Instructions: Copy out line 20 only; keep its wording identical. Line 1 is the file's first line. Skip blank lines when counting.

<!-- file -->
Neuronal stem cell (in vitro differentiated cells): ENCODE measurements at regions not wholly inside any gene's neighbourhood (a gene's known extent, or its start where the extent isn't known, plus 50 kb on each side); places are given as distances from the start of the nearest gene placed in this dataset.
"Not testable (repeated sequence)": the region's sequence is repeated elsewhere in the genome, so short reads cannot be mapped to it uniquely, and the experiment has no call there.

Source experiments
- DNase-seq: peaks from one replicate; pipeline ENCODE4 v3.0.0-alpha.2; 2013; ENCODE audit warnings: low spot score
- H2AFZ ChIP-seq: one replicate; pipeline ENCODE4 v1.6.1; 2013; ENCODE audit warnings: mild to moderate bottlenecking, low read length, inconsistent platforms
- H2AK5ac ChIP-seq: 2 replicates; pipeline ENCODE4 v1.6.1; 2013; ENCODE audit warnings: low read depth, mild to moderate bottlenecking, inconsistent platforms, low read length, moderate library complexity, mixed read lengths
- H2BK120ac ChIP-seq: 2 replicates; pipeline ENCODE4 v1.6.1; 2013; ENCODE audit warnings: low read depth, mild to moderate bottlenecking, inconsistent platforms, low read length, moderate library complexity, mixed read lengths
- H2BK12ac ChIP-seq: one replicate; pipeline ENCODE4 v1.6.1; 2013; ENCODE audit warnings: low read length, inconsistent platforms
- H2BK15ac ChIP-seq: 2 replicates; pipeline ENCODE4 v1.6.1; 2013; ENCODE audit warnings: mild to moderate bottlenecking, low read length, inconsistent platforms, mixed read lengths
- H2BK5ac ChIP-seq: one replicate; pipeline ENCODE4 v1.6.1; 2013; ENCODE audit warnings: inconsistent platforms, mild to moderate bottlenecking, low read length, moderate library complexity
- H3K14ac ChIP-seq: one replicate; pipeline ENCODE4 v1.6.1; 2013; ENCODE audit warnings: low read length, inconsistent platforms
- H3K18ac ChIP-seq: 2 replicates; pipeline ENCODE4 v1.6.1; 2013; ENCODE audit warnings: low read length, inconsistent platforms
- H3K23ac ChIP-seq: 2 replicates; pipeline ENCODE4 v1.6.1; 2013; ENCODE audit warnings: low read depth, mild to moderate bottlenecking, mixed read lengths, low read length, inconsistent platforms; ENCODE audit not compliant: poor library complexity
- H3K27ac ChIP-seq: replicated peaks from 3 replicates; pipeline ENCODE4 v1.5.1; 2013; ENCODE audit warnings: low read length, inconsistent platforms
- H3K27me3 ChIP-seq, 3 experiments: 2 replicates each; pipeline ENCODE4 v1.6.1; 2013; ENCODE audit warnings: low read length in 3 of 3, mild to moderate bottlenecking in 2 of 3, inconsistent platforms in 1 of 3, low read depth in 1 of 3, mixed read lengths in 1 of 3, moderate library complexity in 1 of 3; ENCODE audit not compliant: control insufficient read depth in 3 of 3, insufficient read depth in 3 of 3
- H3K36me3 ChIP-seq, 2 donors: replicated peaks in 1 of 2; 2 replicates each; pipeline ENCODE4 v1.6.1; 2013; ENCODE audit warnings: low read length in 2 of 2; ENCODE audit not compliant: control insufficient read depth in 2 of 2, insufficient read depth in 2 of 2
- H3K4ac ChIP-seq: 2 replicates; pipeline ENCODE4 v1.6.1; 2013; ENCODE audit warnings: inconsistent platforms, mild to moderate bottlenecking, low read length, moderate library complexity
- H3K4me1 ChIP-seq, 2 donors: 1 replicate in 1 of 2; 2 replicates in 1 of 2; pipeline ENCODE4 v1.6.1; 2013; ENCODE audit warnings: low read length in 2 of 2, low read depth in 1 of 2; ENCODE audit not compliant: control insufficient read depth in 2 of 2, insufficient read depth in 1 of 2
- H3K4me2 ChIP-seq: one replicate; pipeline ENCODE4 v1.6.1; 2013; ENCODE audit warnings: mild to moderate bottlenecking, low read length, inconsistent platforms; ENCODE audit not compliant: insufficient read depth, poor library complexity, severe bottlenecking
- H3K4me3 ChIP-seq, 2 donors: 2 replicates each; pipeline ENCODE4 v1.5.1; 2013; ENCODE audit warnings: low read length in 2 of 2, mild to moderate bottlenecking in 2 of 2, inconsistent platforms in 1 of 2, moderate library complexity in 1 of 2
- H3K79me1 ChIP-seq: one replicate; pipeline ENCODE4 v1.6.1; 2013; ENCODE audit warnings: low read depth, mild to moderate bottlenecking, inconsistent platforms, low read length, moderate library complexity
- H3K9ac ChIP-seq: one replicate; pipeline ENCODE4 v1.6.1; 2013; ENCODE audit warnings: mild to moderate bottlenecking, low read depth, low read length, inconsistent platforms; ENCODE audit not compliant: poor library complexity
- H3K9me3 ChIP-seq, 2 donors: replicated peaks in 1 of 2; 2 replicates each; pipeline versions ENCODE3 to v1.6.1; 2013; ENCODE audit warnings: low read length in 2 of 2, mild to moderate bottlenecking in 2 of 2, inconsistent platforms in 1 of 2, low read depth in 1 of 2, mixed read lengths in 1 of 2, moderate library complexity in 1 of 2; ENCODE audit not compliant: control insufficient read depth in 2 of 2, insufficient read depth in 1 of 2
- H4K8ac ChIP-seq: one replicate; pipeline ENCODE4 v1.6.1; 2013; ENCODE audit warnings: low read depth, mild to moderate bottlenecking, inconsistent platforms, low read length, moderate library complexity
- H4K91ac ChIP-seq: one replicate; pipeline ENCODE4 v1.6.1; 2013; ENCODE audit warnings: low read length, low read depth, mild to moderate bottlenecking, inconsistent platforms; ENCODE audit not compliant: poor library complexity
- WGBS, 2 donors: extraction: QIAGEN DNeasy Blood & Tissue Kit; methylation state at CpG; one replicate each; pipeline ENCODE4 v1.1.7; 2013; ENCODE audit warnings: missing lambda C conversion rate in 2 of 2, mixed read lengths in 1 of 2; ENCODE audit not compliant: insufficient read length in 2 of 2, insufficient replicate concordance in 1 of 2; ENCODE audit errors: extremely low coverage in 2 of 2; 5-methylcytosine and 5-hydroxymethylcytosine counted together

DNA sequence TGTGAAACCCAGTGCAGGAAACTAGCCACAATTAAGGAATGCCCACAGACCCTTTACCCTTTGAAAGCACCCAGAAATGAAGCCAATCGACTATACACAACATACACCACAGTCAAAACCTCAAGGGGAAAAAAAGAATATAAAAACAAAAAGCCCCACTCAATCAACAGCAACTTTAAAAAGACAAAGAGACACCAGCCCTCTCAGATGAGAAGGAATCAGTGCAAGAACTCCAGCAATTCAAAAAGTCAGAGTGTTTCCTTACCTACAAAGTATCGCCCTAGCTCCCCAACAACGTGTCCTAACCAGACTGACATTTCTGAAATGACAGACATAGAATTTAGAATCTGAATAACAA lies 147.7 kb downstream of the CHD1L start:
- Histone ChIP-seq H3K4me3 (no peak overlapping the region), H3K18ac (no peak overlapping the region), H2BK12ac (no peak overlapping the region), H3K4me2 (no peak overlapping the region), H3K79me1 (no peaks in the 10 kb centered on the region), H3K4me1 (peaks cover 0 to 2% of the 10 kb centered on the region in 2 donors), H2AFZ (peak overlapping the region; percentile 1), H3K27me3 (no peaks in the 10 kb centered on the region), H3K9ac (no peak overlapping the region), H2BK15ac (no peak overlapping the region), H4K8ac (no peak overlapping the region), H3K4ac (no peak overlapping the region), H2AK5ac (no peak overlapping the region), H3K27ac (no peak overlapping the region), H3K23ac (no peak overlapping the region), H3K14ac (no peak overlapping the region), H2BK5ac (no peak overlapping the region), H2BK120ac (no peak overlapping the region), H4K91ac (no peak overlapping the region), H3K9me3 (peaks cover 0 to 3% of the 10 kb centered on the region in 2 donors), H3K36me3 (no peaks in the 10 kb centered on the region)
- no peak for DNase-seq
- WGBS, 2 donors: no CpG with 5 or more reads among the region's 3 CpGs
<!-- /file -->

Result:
- H3K4me3 ChIP-seq, 2 donors: 2 replicates each; pipeline ENCODE4 v1.5.1; 2013; ENCODE audit warnings: low read length in 2 of 2, mild to moderate bottlenecking in 2 of 2, inconsistent platforms in 1 of 2, moderate library complexity in 1 of 2